and you, sir?
Make mine size 11s. Figure skates.
I'm one of those hot kids.
The girls seem to be getting along all right.
Pat can take care of herself anywhere any time.
Skip the detail. Just tell me.
Is she is or is she ain't your girl?
Pat's nobody's girl but Johnny's.
What you mean is, she's not yours.
Me for the life on the bounty main, me friend.
I don't believe you.
Oh, it's wonderful!
Anybody who can't do this is grounded.
Ever do much skating, Mrs Ruscomb?
Um, yes and no.
Well, I'd be careful when I first got on the ice.
You can get an awful wrench in your back.
Why don't one of you fellas help Mrs Ruscomb?
They all laughed when I sat down to skate.
You're really great.
Now I know why I feel so old when she calls me Mrs Ruscomb.
Come on, Grandma. Let's try it.
She doesn't need any help at all.
Let me help you.
Two coffees, please.
Where did you learn to skate like that?
Little town you've never heard of in Wisconsin.
Well, tell me. I'll look it up on the map.
Chippewa Falls. I'll remember that.
You've got enough to remember.
I'm forgetting things so I'll have more room.
You ought to try that sometime.
I will sometime.
Was it a lake or river in Chippewa Falls?
A river filled with deadheads.
Anybody I know?
A deadhead is a piece of timber that's been waterlogged.
It just sits in the river
with its head above water going no place.
Then it is somebody I know.
Excuse me a minute.
Close in, marine. I'm getting the shakes.
Go ahead. Shake.
What if they are?
The doctor said they'd wear off in time.
Once you get home, things will brighten up. You'll be fine.
I'm not going home.
My folks will go nuts if they see me like this.
I couldn't take it.
Where do you live, soldier?
I got a 21-day pass from the hospital.
I used up five of them already.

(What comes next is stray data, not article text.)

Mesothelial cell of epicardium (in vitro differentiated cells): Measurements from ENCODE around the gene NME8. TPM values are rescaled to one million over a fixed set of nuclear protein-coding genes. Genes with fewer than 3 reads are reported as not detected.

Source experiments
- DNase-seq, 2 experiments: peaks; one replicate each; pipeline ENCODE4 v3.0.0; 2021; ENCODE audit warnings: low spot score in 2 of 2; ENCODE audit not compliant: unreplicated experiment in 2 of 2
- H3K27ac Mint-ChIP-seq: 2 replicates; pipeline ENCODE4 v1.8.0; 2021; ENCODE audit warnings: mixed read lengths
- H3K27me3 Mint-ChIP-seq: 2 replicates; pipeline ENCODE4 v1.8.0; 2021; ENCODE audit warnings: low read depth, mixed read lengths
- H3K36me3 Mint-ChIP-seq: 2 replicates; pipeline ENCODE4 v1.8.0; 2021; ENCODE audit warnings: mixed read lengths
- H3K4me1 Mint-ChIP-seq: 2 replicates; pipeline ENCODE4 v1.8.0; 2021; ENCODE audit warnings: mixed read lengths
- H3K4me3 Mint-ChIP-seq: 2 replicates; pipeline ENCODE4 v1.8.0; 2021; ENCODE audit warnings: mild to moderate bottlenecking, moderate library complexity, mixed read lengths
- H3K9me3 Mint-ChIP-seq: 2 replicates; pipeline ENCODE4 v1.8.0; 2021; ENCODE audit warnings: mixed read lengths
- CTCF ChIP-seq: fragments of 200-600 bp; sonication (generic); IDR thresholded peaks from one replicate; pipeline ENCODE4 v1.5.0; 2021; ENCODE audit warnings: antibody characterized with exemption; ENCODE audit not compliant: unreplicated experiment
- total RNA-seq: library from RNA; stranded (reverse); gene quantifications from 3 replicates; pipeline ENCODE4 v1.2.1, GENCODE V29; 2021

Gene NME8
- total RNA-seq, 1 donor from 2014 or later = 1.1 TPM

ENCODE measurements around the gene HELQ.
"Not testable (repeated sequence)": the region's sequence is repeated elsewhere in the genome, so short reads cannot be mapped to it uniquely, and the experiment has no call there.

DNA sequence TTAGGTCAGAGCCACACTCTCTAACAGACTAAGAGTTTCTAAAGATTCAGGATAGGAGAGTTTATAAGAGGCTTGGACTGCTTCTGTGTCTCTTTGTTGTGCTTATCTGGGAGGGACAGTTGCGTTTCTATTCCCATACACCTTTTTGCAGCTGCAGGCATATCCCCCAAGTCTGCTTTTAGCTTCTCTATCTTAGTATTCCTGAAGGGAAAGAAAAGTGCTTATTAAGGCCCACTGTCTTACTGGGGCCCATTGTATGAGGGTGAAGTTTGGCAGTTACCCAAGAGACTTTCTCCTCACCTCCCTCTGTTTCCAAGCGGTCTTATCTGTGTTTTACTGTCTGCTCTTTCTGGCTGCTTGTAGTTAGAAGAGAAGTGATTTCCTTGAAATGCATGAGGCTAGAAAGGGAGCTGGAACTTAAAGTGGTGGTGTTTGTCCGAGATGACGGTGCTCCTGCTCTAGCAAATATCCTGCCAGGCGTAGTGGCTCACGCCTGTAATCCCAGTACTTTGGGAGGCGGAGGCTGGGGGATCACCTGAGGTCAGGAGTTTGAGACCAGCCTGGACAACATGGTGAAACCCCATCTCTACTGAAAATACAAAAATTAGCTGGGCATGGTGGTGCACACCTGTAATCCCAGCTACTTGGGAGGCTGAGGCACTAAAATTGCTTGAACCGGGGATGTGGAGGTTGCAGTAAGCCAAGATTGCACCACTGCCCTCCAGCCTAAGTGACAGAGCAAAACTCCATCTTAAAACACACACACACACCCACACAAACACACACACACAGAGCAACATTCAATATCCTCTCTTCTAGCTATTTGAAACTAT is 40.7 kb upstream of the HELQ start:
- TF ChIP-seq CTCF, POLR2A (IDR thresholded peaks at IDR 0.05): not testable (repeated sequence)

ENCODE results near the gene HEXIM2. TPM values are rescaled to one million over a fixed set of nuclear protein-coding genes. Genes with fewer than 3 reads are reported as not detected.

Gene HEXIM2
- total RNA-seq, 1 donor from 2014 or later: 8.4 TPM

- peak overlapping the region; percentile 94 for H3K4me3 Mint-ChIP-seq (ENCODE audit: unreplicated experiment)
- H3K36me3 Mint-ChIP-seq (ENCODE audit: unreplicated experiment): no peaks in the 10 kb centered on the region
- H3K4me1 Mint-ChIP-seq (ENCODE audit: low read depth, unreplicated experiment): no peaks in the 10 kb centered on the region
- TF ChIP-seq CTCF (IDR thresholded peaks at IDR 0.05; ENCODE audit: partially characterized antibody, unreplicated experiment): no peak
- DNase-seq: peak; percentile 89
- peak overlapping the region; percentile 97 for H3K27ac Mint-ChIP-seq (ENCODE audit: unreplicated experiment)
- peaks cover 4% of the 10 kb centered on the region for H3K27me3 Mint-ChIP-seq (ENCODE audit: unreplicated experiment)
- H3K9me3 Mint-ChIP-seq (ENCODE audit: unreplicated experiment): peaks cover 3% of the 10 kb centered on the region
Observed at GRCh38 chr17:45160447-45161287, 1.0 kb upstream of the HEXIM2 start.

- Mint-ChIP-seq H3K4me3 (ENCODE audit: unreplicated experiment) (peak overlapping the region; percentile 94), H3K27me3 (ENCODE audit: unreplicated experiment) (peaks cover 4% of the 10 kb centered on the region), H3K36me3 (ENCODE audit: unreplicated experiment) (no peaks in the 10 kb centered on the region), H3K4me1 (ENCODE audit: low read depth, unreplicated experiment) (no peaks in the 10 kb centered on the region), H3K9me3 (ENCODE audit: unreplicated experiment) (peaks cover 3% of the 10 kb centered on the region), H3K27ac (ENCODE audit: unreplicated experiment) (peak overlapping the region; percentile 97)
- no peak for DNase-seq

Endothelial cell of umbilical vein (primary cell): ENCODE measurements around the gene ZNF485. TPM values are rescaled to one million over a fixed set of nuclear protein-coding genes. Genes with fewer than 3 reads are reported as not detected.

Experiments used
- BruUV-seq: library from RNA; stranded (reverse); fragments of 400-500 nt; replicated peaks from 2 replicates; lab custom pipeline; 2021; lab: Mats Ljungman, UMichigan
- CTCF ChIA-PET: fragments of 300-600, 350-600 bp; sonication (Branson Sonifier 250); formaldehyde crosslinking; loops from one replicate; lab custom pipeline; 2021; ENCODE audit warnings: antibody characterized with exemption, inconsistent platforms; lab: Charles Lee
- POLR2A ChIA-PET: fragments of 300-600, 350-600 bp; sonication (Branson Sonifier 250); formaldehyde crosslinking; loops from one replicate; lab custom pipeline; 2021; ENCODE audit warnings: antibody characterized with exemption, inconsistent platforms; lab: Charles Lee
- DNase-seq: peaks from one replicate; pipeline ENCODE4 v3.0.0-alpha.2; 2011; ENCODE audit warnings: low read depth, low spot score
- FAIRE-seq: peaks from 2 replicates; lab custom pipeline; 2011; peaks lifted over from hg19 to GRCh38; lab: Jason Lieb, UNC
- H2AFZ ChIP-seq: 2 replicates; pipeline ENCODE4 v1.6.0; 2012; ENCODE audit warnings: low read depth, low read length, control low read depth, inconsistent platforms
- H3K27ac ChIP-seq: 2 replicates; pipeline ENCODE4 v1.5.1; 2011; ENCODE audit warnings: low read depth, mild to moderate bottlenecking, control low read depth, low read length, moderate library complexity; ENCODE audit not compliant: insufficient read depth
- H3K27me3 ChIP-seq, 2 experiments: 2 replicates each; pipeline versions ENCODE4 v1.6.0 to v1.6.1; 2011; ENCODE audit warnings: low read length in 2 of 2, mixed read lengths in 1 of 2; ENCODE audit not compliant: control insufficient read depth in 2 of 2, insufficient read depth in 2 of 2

I guess I better check back to the hospital.
Your being afraid to go home
reminds me of myself my first year in high school,
my first dance.
My mother made my dress for me.
I was so convinced it was awful
that every time some boy came up and asked me to dance,
I made up some silly excuse.
I was afraid to get out on the floor.
I was afraid people would laugh.
I was panicky.
"Patricia," I said to myself,
"this is your first dance, and it's going to be your last
"unless you stop being so ridiculous
"and beat this here and now."
While I'm having this big argument with myself,
a cute little boy comes up
and asks the girl next to me.
Before I knew what I was doing,
I grabbed him, and I was dancing.
And after that, it was a cinch.
You figure I can beat this by taking up dancing?
All I'm saying is let them look.
And if they don't like it,
let them kill themselves.
Let them kill themselves.
You're good Joes.
That's us - service with a smile.
You OK? Yeah.
I hope he does go home.
You handled him well, Pat.
Our coffee's cold.
I'll get some more.
Never mind. Come on. Let's skate.
CW IMITATES BUGLE
Hello there, Son! Rise and shine!
Up and at 'em! Hit the deck! Aw, Dad.
Come on! It's a wonderful morning.
God's in his heaven. All's right with the world.
Knock it off.
Oh, you're not gonna pound that pillow all day, are you?
There's work to be done. There's a world to be won.
It's too early for that old fight, Dad.